In Defense of Tree-Planting Programs

We are now in a state of emergency over climate change due to excessive CO2 in the atmosphere. Trees absorb CO2 and have countless ecological benefits for humans and for biodiversity, so we should plant more. Planting trees leads to substantial carbon sequestration, support of biodiversity, soil preservation, and tree product production.

However, there seems to be mass confusion over this assertion, with headlines like:

Everybody take a deep breath.

Some of the “confusion” articles are using semantics in an attention-seeking and irritating way to reach a positive conclusion: that planting trees is beneficial if properly planned and implemented.

Native tree species should be selected because they have higher survival rates and are less ecologically destructive. Also, site and species selection should take into account local populations and seek to benefit them—or the trees could be cut down for use and the projects resisted.

Arid sites should also be avoided because they have lower survival rates and afforesting them could result in less sequestration for a higher cost, with more ecological problems.

However, some articles go even further and claim that planting trees does not have the potential to significantly mitigate climate change. This is not true.

A recent study in Nature showed that natural forest regrowth alone would sequester between 16 and 24% of annual GHG emissions. This is very significant because it shows that leaving forests to regrow alone would significantly mitigate emissions—without additional tree-planting—which in the right regions would accelerate this mitigation.

Few leaders working to implement tree-planting programs in their respective communities or states are boasting that their efforts alone will solve the climate crisis. However, keyboard environmentalists feel the urge to constantly sling their arrows at real activists, and badger on breathlessly about how it will not be enough.

Of course it won’t be enough, especially when many environmentalists are comfortable criticizing from their Lay-Z Boy chairs. However, it can and will be a significant part of solving the challenge of climate change, and changing our ecosystems for the better.

I take this debate somewhat personally, because tree-planting is an aspect of environmentalism and climate activism that ignited my early passions and allowed me to get where I am today. At Virginia Tech, I organized the Big Plant, an event where students and local residents come together to plant trees and spread climate awareness. At the first annual event, 300 volunteers came out and we planted 6,000 native trees in two hours.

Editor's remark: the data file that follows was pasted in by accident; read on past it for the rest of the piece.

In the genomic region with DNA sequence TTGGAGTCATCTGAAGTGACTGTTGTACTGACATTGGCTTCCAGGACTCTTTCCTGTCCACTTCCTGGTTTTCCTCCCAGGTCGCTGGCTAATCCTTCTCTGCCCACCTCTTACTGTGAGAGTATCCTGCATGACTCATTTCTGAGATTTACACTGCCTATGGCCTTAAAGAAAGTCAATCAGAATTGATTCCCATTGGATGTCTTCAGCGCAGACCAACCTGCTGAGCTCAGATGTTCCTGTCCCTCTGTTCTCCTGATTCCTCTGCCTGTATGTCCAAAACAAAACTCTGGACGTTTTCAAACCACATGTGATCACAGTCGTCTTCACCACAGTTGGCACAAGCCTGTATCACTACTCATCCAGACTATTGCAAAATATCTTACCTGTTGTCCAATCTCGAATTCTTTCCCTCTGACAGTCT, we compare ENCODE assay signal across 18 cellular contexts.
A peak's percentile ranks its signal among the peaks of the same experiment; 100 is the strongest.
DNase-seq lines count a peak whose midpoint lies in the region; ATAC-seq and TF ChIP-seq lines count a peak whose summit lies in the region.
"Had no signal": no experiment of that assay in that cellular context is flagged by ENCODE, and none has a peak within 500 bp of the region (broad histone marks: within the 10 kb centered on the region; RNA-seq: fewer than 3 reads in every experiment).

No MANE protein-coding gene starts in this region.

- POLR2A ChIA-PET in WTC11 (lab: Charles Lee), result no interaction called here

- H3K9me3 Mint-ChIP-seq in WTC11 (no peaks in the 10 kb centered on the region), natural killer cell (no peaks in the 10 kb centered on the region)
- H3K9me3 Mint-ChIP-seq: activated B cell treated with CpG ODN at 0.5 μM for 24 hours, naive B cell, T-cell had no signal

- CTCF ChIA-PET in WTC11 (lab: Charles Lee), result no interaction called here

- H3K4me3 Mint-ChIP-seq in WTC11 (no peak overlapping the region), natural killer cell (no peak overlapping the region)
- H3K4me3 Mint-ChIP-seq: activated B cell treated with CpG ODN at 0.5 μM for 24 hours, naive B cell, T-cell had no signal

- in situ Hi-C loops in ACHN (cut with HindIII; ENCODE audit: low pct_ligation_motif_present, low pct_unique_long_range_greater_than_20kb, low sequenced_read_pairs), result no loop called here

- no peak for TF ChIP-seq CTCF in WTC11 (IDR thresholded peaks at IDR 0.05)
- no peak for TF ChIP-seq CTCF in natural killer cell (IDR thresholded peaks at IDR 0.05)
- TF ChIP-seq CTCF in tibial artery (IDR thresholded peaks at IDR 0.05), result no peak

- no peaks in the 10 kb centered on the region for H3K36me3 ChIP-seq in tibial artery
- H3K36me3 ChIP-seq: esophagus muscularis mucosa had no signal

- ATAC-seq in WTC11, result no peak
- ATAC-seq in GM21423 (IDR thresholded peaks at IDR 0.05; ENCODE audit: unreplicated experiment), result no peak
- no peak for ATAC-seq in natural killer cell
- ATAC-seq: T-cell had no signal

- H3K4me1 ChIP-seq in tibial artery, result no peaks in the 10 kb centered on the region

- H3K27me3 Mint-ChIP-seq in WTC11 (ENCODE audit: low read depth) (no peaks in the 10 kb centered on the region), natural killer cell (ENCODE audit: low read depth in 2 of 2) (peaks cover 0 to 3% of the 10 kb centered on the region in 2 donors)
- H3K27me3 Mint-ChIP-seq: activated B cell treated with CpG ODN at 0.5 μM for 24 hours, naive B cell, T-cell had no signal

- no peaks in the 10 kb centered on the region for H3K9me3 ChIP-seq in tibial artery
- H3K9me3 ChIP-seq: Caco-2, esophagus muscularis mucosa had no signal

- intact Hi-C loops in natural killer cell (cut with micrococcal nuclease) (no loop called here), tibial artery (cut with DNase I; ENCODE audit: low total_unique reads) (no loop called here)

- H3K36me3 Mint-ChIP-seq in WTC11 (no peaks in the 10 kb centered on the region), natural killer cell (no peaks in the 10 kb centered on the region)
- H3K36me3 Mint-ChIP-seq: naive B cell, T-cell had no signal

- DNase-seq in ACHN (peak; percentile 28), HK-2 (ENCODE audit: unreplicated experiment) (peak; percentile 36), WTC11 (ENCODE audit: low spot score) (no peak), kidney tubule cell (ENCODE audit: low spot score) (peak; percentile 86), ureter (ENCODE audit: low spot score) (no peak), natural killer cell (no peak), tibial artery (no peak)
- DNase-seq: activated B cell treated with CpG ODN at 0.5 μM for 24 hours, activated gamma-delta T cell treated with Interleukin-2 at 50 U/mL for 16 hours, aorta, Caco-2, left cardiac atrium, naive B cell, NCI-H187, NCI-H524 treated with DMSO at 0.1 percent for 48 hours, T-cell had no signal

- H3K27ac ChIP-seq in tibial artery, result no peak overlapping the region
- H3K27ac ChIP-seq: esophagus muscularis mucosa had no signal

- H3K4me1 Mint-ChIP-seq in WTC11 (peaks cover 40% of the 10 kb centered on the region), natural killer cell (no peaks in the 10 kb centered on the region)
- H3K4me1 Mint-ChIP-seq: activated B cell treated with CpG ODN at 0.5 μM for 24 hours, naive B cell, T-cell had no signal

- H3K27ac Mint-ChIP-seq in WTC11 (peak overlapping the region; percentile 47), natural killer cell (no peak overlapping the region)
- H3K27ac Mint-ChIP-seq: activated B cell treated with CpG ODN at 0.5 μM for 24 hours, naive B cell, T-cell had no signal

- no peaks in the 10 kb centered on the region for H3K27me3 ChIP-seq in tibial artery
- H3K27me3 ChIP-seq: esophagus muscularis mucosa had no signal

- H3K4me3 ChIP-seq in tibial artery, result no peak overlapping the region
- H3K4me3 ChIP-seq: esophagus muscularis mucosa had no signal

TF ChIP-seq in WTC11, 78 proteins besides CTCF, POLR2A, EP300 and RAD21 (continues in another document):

At that event, I saw the B-side benefits of tree-planting: the enthusiasm, hope and awareness that comes with discussing the climate and local environment, and then doing something about it. I saw the degree to which people know exactly what’s going on and want to do something about it.

I also went on to organize tree-plantings at a series of schools in Sudan with similar enthusiasm and awareness amongst the young students.

So please, take it from me, tree-planting programs are highly beneficial for both sequestering carbon and familiarizing people with taking environmental action and getting their hands dirty.

Consider planting a tree in your own yard, organizing a local event, or donating to one of the following charities:

  • The Coalition for Rainforest Nations is an intergovernmental organization of over 50 rainforest nations seeking to conserve their rainforests. The Coalition is extremely cost-effective, and a donation of just 12 cents will avert approximately a metric ton of CO2. This means that for $2, one can avert approximately a year’s worth of emissions. This is the link to donate.
  • Rainforest Foundation US partners with frontline activists and indigenous peoples to protect rainforests in South and Central America. This is the link to donate to them.

Also, Ecosia is an award-winning web browser that uses revenue from your searches to plant trees. I have been using it since 2018 and have been able to plant thousands of trees.

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